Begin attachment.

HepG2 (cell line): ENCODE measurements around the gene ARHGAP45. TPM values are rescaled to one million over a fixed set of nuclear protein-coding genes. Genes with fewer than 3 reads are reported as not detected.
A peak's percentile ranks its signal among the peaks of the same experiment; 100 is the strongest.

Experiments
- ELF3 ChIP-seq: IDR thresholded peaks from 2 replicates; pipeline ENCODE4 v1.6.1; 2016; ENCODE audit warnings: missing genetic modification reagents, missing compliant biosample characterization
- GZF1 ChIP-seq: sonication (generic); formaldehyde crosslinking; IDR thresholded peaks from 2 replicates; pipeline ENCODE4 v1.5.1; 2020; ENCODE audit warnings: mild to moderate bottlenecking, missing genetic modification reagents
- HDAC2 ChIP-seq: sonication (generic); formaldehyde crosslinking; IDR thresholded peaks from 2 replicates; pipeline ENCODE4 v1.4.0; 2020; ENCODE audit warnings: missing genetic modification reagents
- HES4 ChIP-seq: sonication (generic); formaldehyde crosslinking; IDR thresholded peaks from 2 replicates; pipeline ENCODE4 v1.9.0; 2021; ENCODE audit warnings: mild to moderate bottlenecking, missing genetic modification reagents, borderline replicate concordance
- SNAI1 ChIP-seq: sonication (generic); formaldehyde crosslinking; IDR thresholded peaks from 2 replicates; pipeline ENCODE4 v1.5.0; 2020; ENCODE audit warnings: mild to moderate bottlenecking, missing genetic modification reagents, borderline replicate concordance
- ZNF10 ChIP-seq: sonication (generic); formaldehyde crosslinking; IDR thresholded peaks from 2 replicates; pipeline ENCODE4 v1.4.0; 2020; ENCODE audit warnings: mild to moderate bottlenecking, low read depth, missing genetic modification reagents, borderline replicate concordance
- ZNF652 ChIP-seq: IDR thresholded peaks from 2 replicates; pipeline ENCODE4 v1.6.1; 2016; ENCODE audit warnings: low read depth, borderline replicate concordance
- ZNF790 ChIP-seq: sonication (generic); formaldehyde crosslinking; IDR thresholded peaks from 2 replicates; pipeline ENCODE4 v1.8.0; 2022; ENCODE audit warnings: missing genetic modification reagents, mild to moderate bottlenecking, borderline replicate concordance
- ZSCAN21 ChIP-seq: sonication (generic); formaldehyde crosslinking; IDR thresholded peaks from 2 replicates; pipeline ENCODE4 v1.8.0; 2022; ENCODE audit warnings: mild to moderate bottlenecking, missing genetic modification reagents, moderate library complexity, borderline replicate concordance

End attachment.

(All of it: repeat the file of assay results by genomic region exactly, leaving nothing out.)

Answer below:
HepG2 (cell line): ENCODE measurements around the gene ARHGAP45. TPM values are rescaled to one million over a fixed set of nuclear protein-coding genes. Genes with fewer than 3 reads are reported as not detected.
A peak's percentile ranks its signal among the peaks of the same experiment; 100 is the strongest.

Experiments
- ELF3 ChIP-seq: IDR thresholded peaks from 2 replicates; pipeline ENCODE4 v1.6.1; 2016; ENCODE audit warnings: missing genetic modification reagents, missing compliant biosample characterization
- GZF1 ChIP-seq: sonication (generic); formaldehyde crosslinking; IDR thresholded peaks from 2 replicates; pipeline ENCODE4 v1.5.1; 2020; ENCODE audit warnings: mild to moderate bottlenecking, missing genetic modification reagents
- HDAC2 ChIP-seq: sonication (generic); formaldehyde crosslinking; IDR thresholded peaks from 2 replicates; pipeline ENCODE4 v1.4.0; 2020; ENCODE audit warnings: missing genetic modification reagents
- HES4 ChIP-seq: sonication (generic); formaldehyde crosslinking; IDR thresholded peaks from 2 replicates; pipeline ENCODE4 v1.9.0; 2021; ENCODE audit warnings: mild to moderate bottlenecking, missing genetic modification reagents, borderline replicate concordance
- SNAI1 ChIP-seq: sonication (generic); formaldehyde crosslinking; IDR thresholded peaks from 2 replicates; pipeline ENCODE4 v1.5.0; 2020; ENCODE audit warnings: mild to moderate bottlenecking, missing genetic modification reagents, borderline replicate concordance
- ZNF10 ChIP-seq: sonication (generic); formaldehyde crosslinking; IDR thresholded peaks from 2 replicates; pipeline ENCODE4 v1.4.0; 2020; ENCODE audit warnings: mild to moderate bottlenecking, low read depth, missing genetic modification reagents, borderline replicate concordance
- ZNF652 ChIP-seq: IDR thresholded peaks from 2 replicates; pipeline ENCODE4 v1.6.1; 2016; ENCODE audit warnings: low read depth, borderline replicate concordance
- ZNF790 ChIP-seq: sonication (generic); formaldehyde crosslinking; IDR thresholded peaks from 2 replicates; pipeline ENCODE4 v1.8.0; 2022; ENCODE audit warnings: missing genetic modification reagents, mild to moderate bottlenecking, borderline replicate concordance
- ZSCAN21 ChIP-seq: sonication (generic); formaldehyde crosslinking; IDR thresholded peaks from 2 replicates; pipeline ENCODE4 v1.8.0; 2022; ENCODE audit warnings: mild to moderate bottlenecking, missing genetic modification reagents, moderate library complexity, borderline replicate concordance